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upgrading instruments


jjlee

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Hello all,

I'm an amateur viola player and currently thinking about upgrading the instrument. I know I should directly ask the shops, but I'd like to post my questions here first to get the idea about what my experience will be like.

What is the common procedure for this upgrading process? Should I sell mine to someone else (either directly or through a shop) first before buying one? Or would the shops usually do the "trade-in"? Should I get the appraisal from different places and compare? If I do the trade-in, would they take some amount of money from the true appraisal price? What should I know beforehand?

I don't have a teacher now and also new to the area where I live. So I'm all alone. Any help would be greatly appreciated.

Also, if anyone could recommend me reputable and trustworthy shops in San Francisco bay area, that'd be awesome.

Thanks!

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I always get a little concerned when I see someone more concerned about getting the best monetary deal instead of the best auditory deal. Violin shops are a for-profit business and MUST make a profit on transactions. The value of doing business with a shop is that you can try many different instruments and choose the one that not only fits your budget but sounds and plays the way you like. The price will almost always be higher that a mail order purchase or gambling on an ebay purchase. Neither of these options allow you to compare and contrast multiple instruments--and chose the best. A return policy from a mail order or ebay dealer still does not let you compare and contrast multiple instruments.

As to a trade in, some shops will give a full value trade in to a customer if that instrument was bought from them. Otherwise you should expect to receive between 25 and 60 percent of its value (their appraisal, not yours or another shop's) in trade. Some shops will not take certain grades of instruments at all. If the instrument needs strings or a bridge, or the fingerboard planed, there will be a reduction in the trade-in value.

Comparing and contrasting the deals that stores offer you will be tricky. Some stores are higher priced and allow more in trade, but their prices were higher to begin with. Again, in the end you are buying something to play for several years--spend several hours each day with. Don't sweat the monerary--but do sweat the auditory.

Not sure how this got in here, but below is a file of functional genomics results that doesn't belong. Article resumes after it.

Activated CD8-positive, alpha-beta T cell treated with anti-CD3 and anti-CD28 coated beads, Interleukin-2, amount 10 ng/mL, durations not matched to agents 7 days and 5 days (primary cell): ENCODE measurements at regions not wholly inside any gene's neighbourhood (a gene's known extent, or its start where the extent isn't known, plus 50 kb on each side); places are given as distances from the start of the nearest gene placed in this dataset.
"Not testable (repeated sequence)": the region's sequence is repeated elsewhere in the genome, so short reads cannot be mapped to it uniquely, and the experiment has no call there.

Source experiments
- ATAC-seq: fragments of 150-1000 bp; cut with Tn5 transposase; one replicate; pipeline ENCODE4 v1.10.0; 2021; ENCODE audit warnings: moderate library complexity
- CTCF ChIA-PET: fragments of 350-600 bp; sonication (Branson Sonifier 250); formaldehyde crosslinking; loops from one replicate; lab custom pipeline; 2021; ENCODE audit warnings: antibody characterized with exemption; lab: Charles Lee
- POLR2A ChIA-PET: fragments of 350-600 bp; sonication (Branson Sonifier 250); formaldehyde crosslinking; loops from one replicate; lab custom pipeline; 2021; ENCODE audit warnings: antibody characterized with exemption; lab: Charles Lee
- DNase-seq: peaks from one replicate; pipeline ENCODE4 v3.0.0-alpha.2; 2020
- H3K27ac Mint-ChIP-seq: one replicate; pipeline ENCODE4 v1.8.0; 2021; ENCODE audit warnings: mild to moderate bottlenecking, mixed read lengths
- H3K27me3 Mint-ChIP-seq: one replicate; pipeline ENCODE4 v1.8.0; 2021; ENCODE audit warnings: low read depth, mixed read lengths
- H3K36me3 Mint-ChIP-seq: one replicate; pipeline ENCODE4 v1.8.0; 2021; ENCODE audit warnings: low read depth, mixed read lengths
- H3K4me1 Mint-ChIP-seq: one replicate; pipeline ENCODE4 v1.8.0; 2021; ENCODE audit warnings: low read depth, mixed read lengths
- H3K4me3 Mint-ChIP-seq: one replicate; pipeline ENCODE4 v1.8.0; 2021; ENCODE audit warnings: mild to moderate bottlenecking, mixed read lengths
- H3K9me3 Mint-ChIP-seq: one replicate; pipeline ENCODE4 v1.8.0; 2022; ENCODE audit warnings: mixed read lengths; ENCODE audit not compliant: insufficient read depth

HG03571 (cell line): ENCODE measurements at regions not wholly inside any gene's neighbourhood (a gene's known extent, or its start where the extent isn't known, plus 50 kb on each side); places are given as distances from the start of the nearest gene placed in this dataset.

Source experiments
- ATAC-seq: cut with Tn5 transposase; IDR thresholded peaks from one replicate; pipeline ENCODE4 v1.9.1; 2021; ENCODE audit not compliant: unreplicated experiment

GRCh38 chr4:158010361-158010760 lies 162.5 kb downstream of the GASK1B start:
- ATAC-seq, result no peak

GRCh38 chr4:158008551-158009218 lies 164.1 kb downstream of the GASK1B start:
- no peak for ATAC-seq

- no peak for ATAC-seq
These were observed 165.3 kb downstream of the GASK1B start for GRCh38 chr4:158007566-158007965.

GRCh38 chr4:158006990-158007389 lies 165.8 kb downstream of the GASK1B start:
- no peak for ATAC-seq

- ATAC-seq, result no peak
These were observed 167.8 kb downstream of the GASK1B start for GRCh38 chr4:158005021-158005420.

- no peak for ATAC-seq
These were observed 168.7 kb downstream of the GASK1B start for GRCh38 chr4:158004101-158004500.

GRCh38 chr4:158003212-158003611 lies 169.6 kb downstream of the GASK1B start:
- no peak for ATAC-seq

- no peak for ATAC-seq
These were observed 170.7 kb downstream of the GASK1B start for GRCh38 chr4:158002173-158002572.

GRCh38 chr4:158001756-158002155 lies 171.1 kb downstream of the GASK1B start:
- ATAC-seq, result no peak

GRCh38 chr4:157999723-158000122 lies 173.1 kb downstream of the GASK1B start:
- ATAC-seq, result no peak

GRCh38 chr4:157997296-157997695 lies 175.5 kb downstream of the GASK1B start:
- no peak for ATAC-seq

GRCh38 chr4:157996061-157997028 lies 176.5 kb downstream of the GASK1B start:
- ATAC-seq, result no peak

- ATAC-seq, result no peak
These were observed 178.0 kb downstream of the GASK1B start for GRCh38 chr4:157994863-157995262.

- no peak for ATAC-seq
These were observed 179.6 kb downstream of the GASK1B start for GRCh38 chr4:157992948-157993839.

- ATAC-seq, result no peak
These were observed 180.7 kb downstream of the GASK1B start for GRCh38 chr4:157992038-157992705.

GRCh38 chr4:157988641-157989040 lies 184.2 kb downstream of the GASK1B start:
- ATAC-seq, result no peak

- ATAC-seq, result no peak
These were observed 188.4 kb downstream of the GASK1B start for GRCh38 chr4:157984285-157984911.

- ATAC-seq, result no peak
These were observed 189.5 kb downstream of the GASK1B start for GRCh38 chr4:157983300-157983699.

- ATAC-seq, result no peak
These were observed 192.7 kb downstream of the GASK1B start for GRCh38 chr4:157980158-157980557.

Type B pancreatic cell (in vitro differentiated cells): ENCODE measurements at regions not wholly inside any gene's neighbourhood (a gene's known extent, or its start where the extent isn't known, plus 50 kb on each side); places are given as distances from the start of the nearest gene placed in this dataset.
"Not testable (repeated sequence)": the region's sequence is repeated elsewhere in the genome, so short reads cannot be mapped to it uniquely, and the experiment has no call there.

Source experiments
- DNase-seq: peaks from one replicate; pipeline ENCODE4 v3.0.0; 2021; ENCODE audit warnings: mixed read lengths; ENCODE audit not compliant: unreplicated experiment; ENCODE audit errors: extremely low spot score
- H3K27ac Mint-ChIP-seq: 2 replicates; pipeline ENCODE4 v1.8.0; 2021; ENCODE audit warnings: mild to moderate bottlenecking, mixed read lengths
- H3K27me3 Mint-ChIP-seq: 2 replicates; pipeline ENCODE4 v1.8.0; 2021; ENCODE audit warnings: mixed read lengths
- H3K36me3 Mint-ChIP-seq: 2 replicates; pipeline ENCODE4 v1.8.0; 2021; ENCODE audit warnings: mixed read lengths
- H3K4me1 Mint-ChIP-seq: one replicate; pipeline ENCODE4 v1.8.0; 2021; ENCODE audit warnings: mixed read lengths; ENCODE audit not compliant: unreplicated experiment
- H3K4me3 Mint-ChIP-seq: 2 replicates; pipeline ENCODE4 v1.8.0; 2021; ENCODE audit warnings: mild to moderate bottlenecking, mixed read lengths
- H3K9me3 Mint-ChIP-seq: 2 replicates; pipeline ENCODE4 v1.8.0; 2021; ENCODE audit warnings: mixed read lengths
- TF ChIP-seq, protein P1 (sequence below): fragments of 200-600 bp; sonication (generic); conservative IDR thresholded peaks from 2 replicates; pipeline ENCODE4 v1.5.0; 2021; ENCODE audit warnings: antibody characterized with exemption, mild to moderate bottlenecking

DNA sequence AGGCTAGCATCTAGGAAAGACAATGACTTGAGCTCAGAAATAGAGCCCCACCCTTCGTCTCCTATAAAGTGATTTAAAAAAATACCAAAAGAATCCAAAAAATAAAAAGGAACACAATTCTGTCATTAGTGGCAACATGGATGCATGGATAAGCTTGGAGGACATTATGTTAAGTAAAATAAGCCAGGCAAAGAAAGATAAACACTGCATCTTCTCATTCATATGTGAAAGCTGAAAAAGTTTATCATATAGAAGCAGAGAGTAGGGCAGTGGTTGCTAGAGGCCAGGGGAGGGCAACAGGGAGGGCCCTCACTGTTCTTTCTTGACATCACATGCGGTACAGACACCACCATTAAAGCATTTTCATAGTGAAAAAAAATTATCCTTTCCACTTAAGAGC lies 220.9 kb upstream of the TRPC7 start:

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Reputable shops in the bay area include Roland Feller in downtown San Francisco, Kamamoto Strings and Stevens Violin Shop in San Jose, Ifshin Violins in Emoryville (formerly in Berkeley), Loveland in Santa Rosa. You do not say what level of instrument you are seeking to purchase. Ifshin has a very good line in its Jay-Haide instruments, which are made in China for the shop and the specifications of its own trained/experienced luthier staff. It is always a good idea to call whatever shop you plan to visit and set an appointment.

There are other smaller shops, or individual makers who may deal in an occasional instrument sale made by someone else. Check the phone books for the separate areas between San Jose and Santa Rosa - there are some unusual (but very good) makers in the Petaluma area (for example Anthony Lane, and Grubaugh and Seifert).

I would suggest that you separate the new purchase and the sale of your own instrument. If you can afford to purchase the new instrument without selling the old, you might have the same dealer try to sell it on consignment (this will cost you between 20% and 30% of the sale price). If you can sell it directly to the dealer, chances are you will get 50% or less of its value - and the same for a trade-in.

Andy

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yes but i think 4 g's would get one a half carved neck block from tom.....

my friend has a croen, she paid bout' 10 g's for it 15 years ago....i think he's up to 25 large now....

and worth every penny....

tom's fiddles have excellent tone, but well above that he has a knack for "feel"

his weight, neck shape/feel, action and other "playability" aspects are amazing

they practically play themselves

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